Combining the warmth of wood with the flexibility, durability and low maintenance of tiles, this popular trend looks set to stay.
Wood-look tiles are available in every possible wood finish, colour and grain that real wood is available in.
These tiles come in a variety of shapes and sizes to mimic real wood, from wide and narrow planks to parquet. Suitable for both wall and floor installations, they add beautiful texture and warmth to modern and more traditional kitchens alike.
Patterned tiles have made a big comeback and are popular on both floors and walls.
The variety of patterns and colour combinations are endless, so if this is the direction you want to go in, you are sure to find something you like.
These type of tiles are usually made in one of 3 ways: painting by hand; printing a digital pattern onto a ceramic tile; or the layered pattern method of encaustic tiles.
While hand-painted tiles have a beautiful authenticity about them, they can be very expensive, especially to cover a large area.
Install them in a repeating pattern or as patchwork tiles with varying designs for a unique and personal touch to your kitchen.
Mosaics On The Floor
Mosaic tiles have been used as a form of decoration as early as the 3rd millennium BC. But only recently have they been experiencing a revival as a floor finish.
While traditionally, mosaics were made up of roughly square or round tesserae, modern mosaics are available in virtually any shape, colour and pattern.
Mosaic patterns are equally perfect for an intricate splashback or as a gorgeous floor finish.
Mosaics are available as ready-to-install sheets, or they can be custom-laid as individual tiles.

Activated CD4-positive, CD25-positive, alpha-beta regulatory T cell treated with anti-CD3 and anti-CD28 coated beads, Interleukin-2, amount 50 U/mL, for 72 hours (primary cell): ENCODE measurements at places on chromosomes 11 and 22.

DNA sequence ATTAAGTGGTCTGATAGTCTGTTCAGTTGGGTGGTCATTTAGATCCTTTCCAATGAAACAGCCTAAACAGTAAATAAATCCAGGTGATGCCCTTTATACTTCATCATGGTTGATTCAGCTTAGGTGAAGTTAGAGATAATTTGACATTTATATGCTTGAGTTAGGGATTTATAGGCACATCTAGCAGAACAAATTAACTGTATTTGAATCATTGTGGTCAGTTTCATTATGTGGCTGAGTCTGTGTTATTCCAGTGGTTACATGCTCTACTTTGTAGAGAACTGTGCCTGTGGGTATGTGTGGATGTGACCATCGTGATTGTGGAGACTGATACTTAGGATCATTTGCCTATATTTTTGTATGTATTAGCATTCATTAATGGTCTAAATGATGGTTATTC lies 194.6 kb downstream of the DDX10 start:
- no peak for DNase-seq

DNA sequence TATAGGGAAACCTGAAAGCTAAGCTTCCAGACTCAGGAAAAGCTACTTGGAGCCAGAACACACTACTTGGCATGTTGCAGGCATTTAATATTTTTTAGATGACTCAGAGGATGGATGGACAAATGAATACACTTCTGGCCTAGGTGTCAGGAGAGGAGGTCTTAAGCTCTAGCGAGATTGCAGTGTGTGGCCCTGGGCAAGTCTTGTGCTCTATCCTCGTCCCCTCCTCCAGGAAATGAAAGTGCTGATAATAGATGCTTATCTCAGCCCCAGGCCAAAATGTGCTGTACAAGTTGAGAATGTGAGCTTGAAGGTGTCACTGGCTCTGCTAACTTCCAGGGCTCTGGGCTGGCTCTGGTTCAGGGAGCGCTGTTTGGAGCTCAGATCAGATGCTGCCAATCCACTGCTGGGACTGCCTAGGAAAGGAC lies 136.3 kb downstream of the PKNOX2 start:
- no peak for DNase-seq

As with any floor tile, you should ensure that the tile is slip resistant and suitable for the amount of traffic you have in the room.
Terracotta is experiencing a massive revival and with the new collections available in all different shapes, it is easy to see why.
These reddish-brown tiles were very popular a few decades ago, but have since fallen into the rustic category of interior design.
The warmth of these tiles are unmatched, and because the tendency towards all things natural is getting so big, terracotta has fallen back in favour with home-owners and designers alike.
The tiles are beautiful as a floor finish and with the correct maintenance, can last a lifetime.
Alternatively Shaped Subways
Subway tiles have been popular in kitchens for the last decade. But the little rectangular tiles have now changed their shape into something more exciting.
Subway tiles are now available in many different shapes and sizes. Bigger than a mosaic but smaller than a standard tile, these tiles create trendy geometric patterns that make a great focal in any kitchen.
Combine light coloured tiles with a dark grout for extra emphasis on the pattern.